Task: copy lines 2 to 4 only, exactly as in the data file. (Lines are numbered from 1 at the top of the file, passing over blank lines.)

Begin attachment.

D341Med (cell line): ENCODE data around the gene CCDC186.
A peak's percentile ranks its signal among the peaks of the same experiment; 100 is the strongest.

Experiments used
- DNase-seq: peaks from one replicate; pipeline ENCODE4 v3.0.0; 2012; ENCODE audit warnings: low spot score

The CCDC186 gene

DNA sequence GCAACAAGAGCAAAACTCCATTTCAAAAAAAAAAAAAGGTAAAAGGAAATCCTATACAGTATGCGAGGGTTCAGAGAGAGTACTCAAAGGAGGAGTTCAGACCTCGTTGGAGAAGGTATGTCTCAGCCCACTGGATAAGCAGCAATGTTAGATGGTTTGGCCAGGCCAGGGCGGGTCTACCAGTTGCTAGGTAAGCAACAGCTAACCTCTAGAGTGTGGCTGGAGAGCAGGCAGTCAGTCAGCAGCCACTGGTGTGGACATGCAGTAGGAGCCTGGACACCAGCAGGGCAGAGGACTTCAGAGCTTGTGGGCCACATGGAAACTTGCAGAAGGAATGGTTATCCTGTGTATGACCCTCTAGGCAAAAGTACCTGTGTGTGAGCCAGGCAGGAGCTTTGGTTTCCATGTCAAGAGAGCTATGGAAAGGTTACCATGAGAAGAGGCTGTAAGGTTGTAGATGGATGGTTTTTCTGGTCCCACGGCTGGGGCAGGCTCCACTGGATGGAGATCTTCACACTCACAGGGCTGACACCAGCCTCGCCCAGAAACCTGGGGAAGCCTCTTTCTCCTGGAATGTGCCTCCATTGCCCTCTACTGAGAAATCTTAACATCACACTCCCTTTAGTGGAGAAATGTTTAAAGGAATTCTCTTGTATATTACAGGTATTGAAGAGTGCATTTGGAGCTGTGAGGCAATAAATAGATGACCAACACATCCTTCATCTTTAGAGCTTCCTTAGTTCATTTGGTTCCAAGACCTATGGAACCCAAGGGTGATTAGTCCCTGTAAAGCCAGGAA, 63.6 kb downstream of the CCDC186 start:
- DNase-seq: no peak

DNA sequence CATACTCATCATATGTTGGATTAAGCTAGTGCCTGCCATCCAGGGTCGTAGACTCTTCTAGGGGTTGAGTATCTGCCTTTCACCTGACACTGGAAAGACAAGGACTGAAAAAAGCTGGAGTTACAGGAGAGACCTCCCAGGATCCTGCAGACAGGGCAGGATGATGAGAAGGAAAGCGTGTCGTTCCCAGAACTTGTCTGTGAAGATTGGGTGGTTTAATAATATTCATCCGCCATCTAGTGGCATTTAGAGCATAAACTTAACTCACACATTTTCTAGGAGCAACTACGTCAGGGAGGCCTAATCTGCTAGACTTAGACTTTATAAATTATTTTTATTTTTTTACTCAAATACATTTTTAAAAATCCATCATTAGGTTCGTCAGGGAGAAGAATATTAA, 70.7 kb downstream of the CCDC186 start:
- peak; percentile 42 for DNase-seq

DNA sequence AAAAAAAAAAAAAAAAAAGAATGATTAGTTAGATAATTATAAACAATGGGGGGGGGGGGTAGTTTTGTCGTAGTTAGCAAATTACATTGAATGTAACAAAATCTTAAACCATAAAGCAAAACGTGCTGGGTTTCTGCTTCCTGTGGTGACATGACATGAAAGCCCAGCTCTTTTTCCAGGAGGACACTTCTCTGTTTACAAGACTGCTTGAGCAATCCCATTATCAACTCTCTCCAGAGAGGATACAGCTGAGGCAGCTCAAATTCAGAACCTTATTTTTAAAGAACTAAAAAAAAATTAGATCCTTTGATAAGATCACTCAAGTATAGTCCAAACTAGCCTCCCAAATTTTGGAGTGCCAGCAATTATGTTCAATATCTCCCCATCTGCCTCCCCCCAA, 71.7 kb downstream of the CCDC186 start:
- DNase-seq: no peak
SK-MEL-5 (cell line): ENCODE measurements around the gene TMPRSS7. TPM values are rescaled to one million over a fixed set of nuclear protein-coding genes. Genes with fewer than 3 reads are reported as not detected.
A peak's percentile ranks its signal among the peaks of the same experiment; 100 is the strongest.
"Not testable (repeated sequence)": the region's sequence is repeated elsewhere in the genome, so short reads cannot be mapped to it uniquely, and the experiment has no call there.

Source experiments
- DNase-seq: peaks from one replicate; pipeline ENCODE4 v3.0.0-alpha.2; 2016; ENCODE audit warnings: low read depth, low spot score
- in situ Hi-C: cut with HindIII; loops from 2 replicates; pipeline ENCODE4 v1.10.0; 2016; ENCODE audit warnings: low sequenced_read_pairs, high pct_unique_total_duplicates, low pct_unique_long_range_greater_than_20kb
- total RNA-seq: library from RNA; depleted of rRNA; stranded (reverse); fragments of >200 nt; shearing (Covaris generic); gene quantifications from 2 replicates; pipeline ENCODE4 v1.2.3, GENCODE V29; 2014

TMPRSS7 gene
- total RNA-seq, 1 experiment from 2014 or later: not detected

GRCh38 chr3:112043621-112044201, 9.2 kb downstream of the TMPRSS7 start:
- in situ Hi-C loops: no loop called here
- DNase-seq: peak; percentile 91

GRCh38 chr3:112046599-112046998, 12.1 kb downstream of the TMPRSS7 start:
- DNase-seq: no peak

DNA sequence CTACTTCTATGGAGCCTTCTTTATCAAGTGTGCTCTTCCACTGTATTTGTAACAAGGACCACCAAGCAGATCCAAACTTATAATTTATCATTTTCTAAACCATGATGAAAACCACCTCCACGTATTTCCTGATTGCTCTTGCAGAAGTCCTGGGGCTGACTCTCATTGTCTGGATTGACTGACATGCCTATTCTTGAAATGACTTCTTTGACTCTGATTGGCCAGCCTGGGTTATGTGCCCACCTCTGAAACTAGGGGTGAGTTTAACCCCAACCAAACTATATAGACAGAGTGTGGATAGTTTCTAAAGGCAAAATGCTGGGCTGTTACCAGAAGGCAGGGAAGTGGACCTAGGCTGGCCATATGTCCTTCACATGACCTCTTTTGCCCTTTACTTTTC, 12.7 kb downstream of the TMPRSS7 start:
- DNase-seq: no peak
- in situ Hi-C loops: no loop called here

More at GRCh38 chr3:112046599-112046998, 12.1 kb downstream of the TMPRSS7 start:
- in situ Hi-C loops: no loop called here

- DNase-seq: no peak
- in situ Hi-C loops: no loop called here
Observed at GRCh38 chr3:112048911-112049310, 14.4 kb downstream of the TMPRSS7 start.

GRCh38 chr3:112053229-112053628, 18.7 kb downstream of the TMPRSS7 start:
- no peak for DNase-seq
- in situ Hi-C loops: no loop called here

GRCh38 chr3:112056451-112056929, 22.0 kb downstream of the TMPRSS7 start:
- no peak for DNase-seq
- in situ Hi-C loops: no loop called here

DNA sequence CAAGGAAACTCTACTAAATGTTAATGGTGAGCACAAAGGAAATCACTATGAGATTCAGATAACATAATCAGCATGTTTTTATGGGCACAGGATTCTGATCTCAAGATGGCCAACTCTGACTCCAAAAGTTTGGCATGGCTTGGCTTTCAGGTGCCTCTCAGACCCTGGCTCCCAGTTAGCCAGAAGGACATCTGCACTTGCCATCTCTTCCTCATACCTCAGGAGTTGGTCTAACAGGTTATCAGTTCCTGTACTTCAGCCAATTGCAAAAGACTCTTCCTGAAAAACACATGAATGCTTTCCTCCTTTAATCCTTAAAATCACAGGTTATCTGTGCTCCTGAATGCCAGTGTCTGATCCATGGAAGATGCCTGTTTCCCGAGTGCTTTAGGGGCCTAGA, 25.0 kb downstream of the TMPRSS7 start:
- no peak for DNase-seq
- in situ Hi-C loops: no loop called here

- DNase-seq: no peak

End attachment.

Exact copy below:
A peak's percentile ranks its signal among the peaks of the same experiment; 100 is the strongest.

Experiments used
- DNase-seq: peaks from one replicate; pipeline ENCODE4 v3.0.0; 2012; ENCODE audit warnings: low spot score